‘Benefit Corporation Law and Governance: Pursuing Profit with Purpose’ is the first comprehensive guide to the benefit corporation movement, which is designed to foster for-profit businesses that create a positive impact on society, workers, the community, and the environment. The book also includes a foreword by Leo E, Strine, Jr., Chief Justice of the Delaware Supreme Court.
“This book provides business and law students, as well as practicing lawyers, with a guide for using and understanding a new legal tool: benefit corporation governance. It should also interest investment professionals, especially those who care about sustainability and socially responsible investing. I also hope this book will develop a broader audience among those interested in shaping public policy. While corporate governance may occupy a remote corner in our policy discussions, it has a profound effect on the economy. This book’s theme is that in order to tackle issues like inequality and climate risk, we need to change the way we govern our corporations. One critical component of the message is that shareholder primacy—the dominant corporate doctrine that the primary purpose of corporations is to make profits for shareholders—threatens the long-term health of our society. Everyone, including shareholders, would be better served by a financial and legal system that respects the interests of all corporate stakeholders—including workers, the environment and the community. Benefit corporation law is a tool for establishing such a system.”
The following Epilogue includes a summary of Frederick’s argument that our financial system ought to use the benefit corporation form to shift towards a capitalism that is based on creating value for all stakeholders and not simply financial wealth for shareholders.
“I wrote this book because of my belief that the incredible gains of modern civilization that have lifted billions out of poverty are threatened by some of the very elements that brought those gains. The atmosphere’s carrying capacity for greenhouse gas is limited; society’s carrying capacity for inequality is limited; the financial system’s capacity for risk is limited. The monocapitalistic system that evolved as means for allocating economic resources simply does not adequately address these limitations. Continuing to rely on a legal and financial system that answers only to financial capital is untenable.
Attempts to address the threats to our rapidly diminishing stocks of human, social and natural capital through regulation and repair cannot overcome the overwhelming strength of an economy run solely on financial principles. The power and momentum of by financial capital—hundreds of trillions of dollars—is too powerful for governments and NGOs to overcome. If we are to address these threats before the system reaches a tragic overload—and if we are to address the inequality that leaves so many in poverty even now—we must establish an economic system that accounts for the value of all capitals.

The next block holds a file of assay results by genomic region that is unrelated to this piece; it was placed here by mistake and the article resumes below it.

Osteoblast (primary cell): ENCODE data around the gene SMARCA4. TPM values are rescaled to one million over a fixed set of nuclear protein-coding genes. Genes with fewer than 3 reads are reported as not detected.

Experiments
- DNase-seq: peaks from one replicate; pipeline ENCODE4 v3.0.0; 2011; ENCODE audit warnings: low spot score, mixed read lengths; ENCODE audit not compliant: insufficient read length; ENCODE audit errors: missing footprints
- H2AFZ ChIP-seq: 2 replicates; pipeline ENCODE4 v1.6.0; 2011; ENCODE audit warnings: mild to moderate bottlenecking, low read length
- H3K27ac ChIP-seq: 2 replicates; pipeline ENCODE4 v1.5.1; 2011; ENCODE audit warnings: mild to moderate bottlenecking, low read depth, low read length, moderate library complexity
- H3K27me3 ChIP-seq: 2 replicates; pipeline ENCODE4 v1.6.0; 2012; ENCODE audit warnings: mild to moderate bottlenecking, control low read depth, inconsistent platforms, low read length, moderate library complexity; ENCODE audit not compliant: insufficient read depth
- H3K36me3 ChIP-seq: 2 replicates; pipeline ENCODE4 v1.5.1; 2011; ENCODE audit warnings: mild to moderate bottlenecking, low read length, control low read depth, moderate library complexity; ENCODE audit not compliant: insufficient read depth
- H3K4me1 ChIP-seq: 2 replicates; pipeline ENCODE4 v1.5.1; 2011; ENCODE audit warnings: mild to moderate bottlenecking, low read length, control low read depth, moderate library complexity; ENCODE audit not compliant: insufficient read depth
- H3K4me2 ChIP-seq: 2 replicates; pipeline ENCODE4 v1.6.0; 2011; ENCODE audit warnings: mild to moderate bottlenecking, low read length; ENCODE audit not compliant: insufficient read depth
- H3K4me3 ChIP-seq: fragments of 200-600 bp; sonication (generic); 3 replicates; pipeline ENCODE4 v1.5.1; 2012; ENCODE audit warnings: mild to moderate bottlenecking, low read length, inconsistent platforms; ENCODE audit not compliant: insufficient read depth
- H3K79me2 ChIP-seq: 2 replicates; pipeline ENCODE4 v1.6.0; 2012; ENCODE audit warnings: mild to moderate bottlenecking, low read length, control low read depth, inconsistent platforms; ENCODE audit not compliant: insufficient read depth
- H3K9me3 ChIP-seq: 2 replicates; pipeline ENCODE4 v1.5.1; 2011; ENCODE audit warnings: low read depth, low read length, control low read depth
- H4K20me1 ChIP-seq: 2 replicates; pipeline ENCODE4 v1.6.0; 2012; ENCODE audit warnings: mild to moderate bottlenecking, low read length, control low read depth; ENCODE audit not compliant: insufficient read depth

The global economic system is not the result of a grand design any more than human beings are. Both evolved haphazardly in response to a constantly changing environment, and both have many elements that just don’t work well in the modern world. Our sweet tooth was great on the savanna, when ripe fruit was a rare but critical source of calories and nutrition. Not so much in an era where drugstores, grocery stores, and vending machines are full of cookies, cakes and candy, as our epidemic of obesity related illness shows. By the same token, the idea of shareholder primacy might have worked well to combat the agency problem discussed in Chapter Two, but as our economic system has globalized and became more interdependent, and as the earth’s population has grown, the financial system’s “short term profit tooth” has become a similar liability, with corporations consuming social and environmental resources at an unsustainable pace.
The message of this book is not simply about corporate law. It is really about public policy, and the need to insist that the professionals responsible for managing our stores of financial wealth manage all of the capitals they impact, and not just the money. This applies to asset allocators like pension funds, to managers like mutual fund complexes and their advisers, and finally to the corporate directors and managers that apply that capital to the real economy.”